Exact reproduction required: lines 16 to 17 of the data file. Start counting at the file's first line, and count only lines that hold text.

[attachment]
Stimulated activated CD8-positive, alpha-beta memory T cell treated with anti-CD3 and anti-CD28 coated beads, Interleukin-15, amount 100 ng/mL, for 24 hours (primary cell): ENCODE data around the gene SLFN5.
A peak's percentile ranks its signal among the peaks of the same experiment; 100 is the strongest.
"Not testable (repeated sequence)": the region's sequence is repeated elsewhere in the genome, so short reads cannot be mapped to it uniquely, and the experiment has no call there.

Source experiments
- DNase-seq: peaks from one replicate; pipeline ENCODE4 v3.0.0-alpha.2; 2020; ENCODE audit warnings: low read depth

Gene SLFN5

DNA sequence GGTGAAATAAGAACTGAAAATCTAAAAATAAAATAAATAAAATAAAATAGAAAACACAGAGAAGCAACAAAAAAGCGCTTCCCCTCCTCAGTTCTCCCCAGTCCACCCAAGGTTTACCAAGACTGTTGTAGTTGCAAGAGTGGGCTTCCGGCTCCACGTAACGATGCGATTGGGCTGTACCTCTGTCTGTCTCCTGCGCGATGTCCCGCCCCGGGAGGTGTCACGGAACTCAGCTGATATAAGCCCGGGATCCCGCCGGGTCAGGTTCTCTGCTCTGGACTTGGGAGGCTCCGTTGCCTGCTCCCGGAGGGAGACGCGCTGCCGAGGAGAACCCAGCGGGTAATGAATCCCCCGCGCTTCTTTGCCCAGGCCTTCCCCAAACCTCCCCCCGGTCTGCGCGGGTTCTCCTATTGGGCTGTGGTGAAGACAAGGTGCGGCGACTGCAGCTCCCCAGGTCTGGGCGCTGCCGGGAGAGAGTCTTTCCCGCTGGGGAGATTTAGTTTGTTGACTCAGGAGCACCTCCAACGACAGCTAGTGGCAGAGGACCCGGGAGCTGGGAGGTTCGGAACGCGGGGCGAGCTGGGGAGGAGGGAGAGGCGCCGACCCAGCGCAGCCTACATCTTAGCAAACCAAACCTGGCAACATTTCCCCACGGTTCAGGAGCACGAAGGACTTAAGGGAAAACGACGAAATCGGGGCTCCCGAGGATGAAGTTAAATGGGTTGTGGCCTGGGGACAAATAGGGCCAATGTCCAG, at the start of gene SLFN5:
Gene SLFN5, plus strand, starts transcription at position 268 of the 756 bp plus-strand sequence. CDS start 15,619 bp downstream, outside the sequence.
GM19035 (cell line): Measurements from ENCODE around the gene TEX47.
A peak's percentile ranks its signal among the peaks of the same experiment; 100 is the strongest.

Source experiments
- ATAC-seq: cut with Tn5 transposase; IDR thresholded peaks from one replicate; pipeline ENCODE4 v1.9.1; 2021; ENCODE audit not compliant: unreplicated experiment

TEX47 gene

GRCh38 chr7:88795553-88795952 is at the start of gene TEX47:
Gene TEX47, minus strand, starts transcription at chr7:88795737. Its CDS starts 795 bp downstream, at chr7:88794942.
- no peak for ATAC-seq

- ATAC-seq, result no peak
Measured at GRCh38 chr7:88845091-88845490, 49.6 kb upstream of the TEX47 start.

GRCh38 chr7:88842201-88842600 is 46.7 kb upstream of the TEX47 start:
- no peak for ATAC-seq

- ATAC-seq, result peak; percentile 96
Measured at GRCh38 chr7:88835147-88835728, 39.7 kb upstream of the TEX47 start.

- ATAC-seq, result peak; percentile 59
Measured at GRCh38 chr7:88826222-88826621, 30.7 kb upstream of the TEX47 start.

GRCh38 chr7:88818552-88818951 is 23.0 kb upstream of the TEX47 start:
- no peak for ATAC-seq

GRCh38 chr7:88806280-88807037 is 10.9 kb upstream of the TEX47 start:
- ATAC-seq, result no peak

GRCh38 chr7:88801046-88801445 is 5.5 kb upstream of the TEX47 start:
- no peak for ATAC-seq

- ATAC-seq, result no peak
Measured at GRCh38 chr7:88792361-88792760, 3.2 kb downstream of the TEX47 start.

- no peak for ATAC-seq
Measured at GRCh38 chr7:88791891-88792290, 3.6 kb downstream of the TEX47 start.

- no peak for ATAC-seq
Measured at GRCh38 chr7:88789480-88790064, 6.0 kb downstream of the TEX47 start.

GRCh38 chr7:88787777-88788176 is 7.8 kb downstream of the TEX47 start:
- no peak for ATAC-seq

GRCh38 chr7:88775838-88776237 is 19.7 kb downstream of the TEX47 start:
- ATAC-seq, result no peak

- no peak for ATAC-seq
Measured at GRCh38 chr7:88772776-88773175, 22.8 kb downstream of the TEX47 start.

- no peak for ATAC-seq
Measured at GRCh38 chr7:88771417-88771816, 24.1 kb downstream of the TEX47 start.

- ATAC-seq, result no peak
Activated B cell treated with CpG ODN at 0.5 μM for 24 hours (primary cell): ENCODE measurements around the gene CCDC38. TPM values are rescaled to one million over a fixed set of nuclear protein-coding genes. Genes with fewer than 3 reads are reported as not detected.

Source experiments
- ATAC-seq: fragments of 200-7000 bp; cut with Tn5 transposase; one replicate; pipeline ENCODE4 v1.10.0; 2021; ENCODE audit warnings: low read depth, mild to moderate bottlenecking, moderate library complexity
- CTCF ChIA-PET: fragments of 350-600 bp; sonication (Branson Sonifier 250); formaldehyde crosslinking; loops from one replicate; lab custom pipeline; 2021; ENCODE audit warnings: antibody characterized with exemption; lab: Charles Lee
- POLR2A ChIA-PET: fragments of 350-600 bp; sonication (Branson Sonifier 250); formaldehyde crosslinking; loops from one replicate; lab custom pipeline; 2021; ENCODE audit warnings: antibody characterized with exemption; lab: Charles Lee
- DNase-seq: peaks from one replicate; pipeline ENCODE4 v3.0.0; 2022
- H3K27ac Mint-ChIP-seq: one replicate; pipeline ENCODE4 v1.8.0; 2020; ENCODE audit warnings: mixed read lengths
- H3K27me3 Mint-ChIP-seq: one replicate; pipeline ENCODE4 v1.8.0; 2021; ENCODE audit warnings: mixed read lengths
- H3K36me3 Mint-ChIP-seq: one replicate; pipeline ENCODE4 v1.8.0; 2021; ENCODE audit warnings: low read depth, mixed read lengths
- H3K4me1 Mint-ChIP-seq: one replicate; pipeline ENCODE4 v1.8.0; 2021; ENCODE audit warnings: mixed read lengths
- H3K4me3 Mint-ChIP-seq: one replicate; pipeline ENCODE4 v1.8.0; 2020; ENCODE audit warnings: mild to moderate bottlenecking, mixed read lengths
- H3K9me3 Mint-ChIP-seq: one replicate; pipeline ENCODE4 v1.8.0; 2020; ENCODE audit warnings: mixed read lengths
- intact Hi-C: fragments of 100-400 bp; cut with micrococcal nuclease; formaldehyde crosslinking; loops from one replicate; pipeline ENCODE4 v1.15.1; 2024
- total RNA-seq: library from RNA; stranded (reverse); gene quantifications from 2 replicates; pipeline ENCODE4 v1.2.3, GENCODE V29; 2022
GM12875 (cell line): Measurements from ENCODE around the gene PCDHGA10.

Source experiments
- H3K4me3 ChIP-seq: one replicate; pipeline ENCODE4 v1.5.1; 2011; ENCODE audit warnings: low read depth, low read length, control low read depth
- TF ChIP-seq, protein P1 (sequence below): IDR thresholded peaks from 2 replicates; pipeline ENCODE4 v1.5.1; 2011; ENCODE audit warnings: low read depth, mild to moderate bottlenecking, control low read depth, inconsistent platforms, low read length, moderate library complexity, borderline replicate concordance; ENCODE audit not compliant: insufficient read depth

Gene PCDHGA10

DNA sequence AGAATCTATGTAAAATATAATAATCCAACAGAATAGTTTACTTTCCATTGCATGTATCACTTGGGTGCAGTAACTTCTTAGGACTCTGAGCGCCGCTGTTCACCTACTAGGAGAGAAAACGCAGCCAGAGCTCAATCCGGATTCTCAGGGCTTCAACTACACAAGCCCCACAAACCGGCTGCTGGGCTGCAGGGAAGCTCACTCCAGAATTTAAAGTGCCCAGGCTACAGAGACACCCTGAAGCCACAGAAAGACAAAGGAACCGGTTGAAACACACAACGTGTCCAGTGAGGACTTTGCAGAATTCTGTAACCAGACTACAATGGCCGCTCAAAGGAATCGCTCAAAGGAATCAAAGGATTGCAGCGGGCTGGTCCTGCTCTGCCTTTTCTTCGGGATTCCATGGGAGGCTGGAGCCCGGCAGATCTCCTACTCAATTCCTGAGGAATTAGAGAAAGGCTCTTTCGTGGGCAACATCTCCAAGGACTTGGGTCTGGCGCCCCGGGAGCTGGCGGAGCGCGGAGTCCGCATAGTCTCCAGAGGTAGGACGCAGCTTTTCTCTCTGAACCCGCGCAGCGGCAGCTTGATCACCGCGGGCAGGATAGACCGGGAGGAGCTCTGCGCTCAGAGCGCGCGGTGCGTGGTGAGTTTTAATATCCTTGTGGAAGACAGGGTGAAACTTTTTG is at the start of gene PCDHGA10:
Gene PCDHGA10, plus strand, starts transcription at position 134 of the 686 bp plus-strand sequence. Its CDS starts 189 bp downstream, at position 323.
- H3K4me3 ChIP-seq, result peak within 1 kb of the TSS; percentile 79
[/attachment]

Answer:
- no peak for ATAC-seq

- ATAC-seq, result no peak